Old Tax Records Filled City Streets At Parade For Royals
KANSAS CITY, Mo. (AP) _ Through a loading dock mix-up, the partially shredded remnants of original, filled-out federal tax forms were used as confetti in the victory parade for the World Series champion Kansas City Royals.
Officials said there was no way to know how many of the financially revealing tax forms became part of the 30-ton paper mix distributed to revelers along the two-mile route of Monday’s parade.
″It’s kind of upsetting that your personal business is flying around out there on the street for just any old body to pick up,″ said Richard A. Williams of Prairie Village. A five-inch square of his 1981 federal tax return was found in downtown alley stairwell.
″I don’t know how that stuff ended up in the parade, but it was poor judgment,″ he said.
Last month, when the Royals made it to the World Series, the city Parks and Recreation Department went in search of paper to use for a ticker-tape parade.
One of the places that donated paper was the Rehabilitation Institute, a non-profit training center for the physically, mentally and emotionally handicapped. Workers at the institute shred paper into confetti.
One of the institute’s clients is an H&R Block Inc. division office in Johnson County, Kan., that needed to destroy tax forms from the late 1970s and early 1980s. The company keeps the forms for three years in the case the Internal Revenue Service audits a client, said Bernie Smith, a reional manager for H&R Block.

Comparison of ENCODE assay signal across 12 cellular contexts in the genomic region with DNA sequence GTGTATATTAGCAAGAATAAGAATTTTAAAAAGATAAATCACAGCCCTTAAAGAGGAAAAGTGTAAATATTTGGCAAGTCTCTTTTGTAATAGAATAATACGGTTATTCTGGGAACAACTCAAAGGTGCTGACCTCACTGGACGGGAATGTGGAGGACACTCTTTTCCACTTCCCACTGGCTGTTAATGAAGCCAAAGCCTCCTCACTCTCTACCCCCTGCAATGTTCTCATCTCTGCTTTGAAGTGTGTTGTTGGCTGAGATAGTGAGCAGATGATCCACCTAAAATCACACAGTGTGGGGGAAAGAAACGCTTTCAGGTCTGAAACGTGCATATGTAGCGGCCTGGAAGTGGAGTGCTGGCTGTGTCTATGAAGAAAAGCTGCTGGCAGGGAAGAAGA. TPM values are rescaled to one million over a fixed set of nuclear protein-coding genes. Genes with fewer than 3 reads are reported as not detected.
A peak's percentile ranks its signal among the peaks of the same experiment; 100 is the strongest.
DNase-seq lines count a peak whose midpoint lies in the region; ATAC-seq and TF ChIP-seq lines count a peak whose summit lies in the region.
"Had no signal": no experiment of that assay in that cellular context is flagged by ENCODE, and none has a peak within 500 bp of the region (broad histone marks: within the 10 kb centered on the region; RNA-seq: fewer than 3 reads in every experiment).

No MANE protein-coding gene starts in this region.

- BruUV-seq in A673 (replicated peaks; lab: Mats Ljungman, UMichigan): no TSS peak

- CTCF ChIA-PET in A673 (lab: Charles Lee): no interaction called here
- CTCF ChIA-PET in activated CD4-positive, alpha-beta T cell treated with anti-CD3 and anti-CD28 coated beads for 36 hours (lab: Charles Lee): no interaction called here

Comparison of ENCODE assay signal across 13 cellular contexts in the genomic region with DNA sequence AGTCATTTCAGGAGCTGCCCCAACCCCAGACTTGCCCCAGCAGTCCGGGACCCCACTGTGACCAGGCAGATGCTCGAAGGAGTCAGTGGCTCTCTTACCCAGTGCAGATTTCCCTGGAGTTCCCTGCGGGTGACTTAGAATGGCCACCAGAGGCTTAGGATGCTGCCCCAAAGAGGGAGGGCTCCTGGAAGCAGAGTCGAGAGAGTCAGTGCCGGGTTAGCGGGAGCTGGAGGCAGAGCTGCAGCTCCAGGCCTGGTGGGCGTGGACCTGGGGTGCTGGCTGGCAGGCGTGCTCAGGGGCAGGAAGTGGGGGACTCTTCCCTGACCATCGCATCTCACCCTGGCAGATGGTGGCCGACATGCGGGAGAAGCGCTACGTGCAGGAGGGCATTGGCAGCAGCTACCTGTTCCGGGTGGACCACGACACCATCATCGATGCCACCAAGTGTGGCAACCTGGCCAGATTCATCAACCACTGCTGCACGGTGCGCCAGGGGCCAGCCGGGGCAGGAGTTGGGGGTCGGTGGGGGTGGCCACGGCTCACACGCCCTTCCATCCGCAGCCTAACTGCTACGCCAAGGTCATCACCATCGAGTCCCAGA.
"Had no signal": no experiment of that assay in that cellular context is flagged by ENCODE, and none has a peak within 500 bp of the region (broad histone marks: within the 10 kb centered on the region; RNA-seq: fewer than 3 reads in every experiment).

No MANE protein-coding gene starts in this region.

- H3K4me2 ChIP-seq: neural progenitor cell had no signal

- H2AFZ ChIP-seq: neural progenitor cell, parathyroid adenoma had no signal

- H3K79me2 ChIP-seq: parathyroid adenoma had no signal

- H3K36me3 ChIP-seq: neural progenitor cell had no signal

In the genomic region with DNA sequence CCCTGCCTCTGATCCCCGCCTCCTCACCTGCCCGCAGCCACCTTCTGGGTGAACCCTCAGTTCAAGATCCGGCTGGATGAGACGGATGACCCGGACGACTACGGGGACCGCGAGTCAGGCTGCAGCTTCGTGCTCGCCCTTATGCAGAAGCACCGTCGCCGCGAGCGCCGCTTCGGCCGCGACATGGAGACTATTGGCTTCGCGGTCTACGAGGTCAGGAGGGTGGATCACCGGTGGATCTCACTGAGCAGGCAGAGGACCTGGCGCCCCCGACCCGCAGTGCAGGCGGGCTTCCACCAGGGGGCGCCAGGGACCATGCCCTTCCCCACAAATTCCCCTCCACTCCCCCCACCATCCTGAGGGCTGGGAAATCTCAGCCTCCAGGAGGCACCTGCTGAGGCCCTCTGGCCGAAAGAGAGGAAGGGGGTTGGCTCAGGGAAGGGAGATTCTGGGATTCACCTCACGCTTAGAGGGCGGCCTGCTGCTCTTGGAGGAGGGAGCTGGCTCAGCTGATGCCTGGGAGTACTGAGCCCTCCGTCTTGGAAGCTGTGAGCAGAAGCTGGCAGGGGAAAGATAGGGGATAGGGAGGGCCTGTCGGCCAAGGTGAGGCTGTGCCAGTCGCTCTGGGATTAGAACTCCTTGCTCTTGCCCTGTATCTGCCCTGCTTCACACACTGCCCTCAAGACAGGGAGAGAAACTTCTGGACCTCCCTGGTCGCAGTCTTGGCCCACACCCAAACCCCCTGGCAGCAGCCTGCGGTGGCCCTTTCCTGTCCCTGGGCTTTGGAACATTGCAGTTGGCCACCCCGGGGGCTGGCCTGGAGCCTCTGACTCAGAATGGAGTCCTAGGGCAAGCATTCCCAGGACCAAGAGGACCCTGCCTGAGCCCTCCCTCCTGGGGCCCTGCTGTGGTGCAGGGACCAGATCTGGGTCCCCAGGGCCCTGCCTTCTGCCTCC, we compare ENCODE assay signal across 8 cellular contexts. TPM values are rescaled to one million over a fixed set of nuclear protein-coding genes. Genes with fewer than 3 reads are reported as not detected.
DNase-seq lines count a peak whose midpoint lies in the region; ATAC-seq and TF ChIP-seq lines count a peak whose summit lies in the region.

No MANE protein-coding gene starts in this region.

A couple of weeks ago, several boxes of roughly torn tax statements, which were waiting to be shredded, were mistakenly loaded onto a Parks and Recreation truck that had stopped at the institute to pick up boxes of confetti.
A supervisor warned city employees about the boxes of tax forms, but a second group of city workers was not alerted and loaded the boxes anyway, said Gene Livingston, manager of the institute workshop.
″Normally, we keep such tight control over things,″ he said. ″We feel so bad about it. We just screwed up.″
IRS Public Affairs Officer Bill Akright said H&R Block had not made any official blunders under federal law, although IRS officials questioned donating even shredded tax records for such a purpose.
″H&R Block deeply regrets this incident,″ Smith said. ″Every precaution is taken to ensure that file copies of old tax returns are destroyed in a fashion that will preserve the confidentiality of such returns.″
City officials said they were not concerned about trying to collect the ripped and discarded tax forms because street maintenance workers soaked most of the scrap paper, compressed it and hauled it to a landfill.
″One thing’s sure,″ said Bill Nichols, assistant manager of streets. ″The stuff out there is mashed and unrecognizable.″